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Transcript
Sun’s size vs. other stars
 The Sun can be described as an average star, a yellow dwarf– bigger than
some, smaller than others
SOHO Project Scientist Team
Early Western science

Galileo (1600s) -- agreed with
Copernicus
and was one of the first scientists to
systematically observe and keep
records of the Sun and sunspots.
He correctly identified sunspots as
part of the Sun and determined
the Sun’s rotation : 25.4 days.
SOHO Project Scientist Team
More modern solar science
 Sir Isaac Newton (late 1600s) - concluded that stars were tremendously far
away and that they gave light like the Sun
 William Herschel ( 1780s) – infrared light
 Heinrich Schwabe (1843) - determined the appearance of sunspot cycles
 Robert Bunsen (1860s) - invented the spectroscope to determine the
elements found in the Sun
 George Hale (1908) - discovered the magnetic fields of sunspots
 Albert Einstein (1920s) - proposed that sunlight was made of particles. No
one believed himself until it was proven 10 years later.
Sir Isaac Newton
William Herschel
Albert Einstein
SOHO Project Scientist Team
Solar Spectrum
 Huygens (1690): light travels as waves, just likes ocean waves
 Sir Isaac Newton (1704): light from the Sun can be split into a rainbow by shining it
through a prism.
 Bunsen and Krichhoff: devised the first spectroscope to measure the color of light given off
by elements heated by a flame
 They found that each kind of atom has a special “fingerprint” I.e. a unique set of
spectral lines when the electrons are excited at high temperatures
 In 1868 during a solar eclipse Janssen observed the solar spectrum and found
“fingerprints” (spectral lines) he did not recognize.
 This new element was named HELIUM after Helios, the Greek word for Sun
SOHO Project Scientist Team
Solar Spectrum
 Ultraviolet radiation.
Chemical rays or latent light referred to what we now call ultraviolet radiation.
During the early years of the development of spectroscopy it was discovered that "invisible"
rays were emanating from the Sun. In 1800 William Herschel investigated the heating
power of rays in the solar spectrum. He found that the maximum heating effect was
located just beyond the visible red end of the solar spectrum. Initially called "heat rays“
they later became known as infrared radiation.
Soon afterwards came the discovery of ultraviolet radiation or "chemical rays" by German
scientist R.W Ritter. He found a blackening effect on silver chloride due to unseen rays
beyond the blue end of the spectrum.
SOHO Project Scientist Team
The Sun
 The Sun is 333,400 times more massive than the Earth and contains 99.86%
of the mass if the entire solar system
 It consist of 78% Hydrogen, 20% Helium and 2% of other elements
 Total energy radiated: 100 billion tons of TNT per second
 Core pressure: 340 billion times Earth’s air pressure at sea level
 Every second 700 billion tons of hydrogen are converted into helium
 4 billion tons is converted into energy each second
 The Sun will run out of fuel in 5 billion years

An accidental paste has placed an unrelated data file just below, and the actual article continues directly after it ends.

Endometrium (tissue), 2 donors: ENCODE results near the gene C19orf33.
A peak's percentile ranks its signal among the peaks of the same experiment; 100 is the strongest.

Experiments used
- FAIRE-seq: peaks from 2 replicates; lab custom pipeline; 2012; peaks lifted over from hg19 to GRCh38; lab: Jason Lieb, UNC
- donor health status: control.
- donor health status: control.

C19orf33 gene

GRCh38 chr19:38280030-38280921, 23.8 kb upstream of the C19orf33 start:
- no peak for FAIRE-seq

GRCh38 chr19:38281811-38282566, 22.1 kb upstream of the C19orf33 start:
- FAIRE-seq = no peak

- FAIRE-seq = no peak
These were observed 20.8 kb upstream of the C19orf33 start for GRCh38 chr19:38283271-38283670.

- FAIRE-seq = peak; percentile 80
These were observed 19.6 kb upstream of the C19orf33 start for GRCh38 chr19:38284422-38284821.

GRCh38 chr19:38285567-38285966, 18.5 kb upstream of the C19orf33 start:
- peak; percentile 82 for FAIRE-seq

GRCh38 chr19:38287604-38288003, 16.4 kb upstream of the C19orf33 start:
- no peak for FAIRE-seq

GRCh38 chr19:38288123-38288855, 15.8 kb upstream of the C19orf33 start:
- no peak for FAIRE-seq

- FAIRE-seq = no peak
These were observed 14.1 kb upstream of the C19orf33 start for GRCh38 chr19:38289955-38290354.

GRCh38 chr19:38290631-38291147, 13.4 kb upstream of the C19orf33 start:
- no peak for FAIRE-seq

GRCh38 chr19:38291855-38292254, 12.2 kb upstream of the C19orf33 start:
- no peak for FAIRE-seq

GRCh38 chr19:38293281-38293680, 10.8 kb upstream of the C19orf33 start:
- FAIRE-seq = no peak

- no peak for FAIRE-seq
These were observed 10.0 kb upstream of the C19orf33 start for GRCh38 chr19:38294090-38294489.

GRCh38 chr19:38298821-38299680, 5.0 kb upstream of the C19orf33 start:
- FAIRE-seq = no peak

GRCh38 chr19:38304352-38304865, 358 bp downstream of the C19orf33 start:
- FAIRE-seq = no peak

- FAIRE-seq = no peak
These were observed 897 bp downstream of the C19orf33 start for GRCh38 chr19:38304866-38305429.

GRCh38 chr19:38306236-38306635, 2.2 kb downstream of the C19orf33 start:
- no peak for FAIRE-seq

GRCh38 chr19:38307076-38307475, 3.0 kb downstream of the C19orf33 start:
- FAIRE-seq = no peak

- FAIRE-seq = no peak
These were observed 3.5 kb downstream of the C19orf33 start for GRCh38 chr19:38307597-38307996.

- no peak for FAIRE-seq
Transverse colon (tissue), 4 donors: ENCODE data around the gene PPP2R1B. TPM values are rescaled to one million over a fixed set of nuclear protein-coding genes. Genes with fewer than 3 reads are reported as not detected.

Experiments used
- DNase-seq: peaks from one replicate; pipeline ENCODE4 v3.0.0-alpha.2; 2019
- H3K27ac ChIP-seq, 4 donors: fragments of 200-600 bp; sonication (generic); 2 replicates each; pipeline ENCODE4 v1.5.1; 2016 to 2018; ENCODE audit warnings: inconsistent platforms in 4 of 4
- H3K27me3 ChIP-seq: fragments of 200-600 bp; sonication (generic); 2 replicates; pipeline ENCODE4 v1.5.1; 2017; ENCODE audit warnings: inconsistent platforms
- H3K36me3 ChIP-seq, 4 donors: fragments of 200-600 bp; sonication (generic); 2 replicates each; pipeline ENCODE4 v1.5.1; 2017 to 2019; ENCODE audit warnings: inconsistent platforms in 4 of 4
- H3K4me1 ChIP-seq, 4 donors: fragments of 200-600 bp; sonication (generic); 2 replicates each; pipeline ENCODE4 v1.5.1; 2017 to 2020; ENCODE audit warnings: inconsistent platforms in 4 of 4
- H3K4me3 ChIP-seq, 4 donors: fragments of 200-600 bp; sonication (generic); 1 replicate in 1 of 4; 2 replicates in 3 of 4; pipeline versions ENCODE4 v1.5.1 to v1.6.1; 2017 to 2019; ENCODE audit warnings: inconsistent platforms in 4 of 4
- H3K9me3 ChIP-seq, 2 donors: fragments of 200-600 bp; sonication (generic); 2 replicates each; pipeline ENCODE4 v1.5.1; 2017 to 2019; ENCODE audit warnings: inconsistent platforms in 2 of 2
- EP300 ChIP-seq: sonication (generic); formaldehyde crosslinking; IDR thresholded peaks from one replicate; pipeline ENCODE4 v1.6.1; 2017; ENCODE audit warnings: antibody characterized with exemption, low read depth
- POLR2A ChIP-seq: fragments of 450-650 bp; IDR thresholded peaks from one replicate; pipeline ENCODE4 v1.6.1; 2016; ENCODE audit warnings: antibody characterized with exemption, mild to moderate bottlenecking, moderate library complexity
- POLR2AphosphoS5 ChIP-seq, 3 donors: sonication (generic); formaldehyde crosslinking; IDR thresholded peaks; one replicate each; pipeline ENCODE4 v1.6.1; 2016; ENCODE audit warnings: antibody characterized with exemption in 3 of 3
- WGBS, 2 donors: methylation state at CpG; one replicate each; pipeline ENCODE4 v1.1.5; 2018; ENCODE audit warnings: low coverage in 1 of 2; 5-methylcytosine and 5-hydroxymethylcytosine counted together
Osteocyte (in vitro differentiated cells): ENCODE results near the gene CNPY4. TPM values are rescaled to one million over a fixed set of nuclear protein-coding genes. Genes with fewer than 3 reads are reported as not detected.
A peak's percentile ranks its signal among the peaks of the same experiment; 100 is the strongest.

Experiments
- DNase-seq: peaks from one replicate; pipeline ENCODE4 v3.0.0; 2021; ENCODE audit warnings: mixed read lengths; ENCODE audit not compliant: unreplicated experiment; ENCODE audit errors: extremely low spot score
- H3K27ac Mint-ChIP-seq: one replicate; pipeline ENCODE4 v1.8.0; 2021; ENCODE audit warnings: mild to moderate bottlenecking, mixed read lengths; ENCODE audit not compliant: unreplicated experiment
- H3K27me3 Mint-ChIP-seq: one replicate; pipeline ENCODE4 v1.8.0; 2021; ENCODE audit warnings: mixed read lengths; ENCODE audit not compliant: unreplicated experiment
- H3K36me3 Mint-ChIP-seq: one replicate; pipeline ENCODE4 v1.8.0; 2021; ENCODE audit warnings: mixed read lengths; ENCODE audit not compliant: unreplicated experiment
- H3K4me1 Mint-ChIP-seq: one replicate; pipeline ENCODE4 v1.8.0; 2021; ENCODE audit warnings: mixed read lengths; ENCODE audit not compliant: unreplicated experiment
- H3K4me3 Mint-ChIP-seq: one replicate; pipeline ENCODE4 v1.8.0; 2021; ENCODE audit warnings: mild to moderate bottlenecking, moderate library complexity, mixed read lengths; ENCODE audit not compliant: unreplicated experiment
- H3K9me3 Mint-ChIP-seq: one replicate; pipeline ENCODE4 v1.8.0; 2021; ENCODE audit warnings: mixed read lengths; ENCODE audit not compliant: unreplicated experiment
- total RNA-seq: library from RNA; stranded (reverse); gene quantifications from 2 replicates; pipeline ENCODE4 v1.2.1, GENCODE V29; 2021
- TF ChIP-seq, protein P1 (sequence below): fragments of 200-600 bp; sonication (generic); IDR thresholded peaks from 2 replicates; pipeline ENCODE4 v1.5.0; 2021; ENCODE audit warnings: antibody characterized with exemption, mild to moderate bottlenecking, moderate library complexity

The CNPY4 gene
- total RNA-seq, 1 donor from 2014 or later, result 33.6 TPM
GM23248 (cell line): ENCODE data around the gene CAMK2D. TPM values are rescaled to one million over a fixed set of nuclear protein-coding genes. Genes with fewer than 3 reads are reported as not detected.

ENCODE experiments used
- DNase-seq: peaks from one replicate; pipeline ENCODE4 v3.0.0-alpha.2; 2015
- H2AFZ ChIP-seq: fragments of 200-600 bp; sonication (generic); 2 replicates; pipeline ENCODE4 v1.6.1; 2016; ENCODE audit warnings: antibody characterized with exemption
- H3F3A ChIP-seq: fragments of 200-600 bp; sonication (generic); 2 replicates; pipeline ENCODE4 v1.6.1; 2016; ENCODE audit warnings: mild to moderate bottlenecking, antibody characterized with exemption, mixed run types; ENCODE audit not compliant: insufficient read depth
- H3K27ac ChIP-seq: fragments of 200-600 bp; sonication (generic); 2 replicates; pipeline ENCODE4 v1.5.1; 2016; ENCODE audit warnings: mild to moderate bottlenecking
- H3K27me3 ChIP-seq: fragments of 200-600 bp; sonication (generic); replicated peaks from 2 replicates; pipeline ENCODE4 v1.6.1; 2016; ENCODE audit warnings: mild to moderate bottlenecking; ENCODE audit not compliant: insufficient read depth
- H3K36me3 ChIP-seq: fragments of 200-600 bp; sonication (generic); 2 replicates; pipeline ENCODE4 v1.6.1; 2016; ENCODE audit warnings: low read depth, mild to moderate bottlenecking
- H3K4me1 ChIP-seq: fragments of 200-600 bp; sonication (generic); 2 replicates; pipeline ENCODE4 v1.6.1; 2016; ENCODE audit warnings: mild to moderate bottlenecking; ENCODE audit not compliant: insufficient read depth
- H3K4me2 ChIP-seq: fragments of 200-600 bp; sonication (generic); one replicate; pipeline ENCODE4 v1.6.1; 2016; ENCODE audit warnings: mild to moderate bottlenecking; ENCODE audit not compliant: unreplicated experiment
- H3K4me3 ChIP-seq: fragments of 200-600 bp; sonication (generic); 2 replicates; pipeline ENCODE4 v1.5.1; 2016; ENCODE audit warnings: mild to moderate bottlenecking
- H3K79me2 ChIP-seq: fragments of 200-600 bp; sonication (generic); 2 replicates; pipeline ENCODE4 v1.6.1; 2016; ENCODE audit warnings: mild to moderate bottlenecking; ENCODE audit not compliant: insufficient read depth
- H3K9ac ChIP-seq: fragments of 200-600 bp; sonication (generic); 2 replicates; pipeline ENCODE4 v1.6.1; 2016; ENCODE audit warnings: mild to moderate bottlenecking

SOHO Project Scientist Team
The Sun’s Structure
 Core
 Where the energy is created.
 Nuclear reactions burn every second
about 700 million tons of hydrogen into
helium.
 Inside the core the particles are packed so
tightly, and the temperature is so hot, that
individual atoms ram into each other,
forming heavier helium atoms and
releasing energy
SOHO Project Scientist Team
The Sun’s Structure
 Radiation Zone
 Where energy is transported by radiation.
 Although the photons travel at the speed
of light, they bounce so many times
through the dense material that they use
about a million years to escape the Sun.
 Convection Zone
 Energy transported by convection (just
like boiling soup) where heat is
transported to the photosphere.
SOHO Project Scientist Team
The SOHO Spacecraft
Mass: 1800 Kg
Size: 4 x 9 m
The total mass of the spacecraft at launch was
1 850 kg (payload 655kg). Its overall length
along the sun-pointing axis is 4.3 metres, and
the span of the extended solar panels is 9.5
metres.
SOHO Project Scientist Team
Solar Radiation
1994
1991
SOHO Project Scientist Team
The Sun –
our closest star
SOHO Project Scientist Team
Sunspots
 Dark areas (umbra, penumbra)
 Strong magnetic fields
 Frequency varies with the 11-year
solar cycle
 Inhibit energy transport from solar
interior
 Cooler areas, and therefore darker
Light and dark in this magnetic
scan of the Sun indicate
concentrated areas of intense
magnetic field lines.
Close-up of sunspots
SOHO Project Scientist Team
Sunspots
Sharpest ever pictures of the Sun – SWT LaPalma
Close-up of sunspots
SOHO Project Scientist Team
The Solar Corona
 The corona is the area just
above the surface. While
the surface is about 5,000o
Celsius, the temperature
in the corona reaches
about 2 million degrees
Celsius. What causes this
rapid increase in temperature is still one of the big
mysteries in solar physics.
5,000 o C
2,000,000 o C
Corona
Solar
interior
Surface
The black circle divides two images.
SOHO Project Scientist Team
Total solar eclipse video
This video of the June 21, 2001 eclipse seen in Africa shows the Sun just as it is going into totality
SOHO Project Scientist Team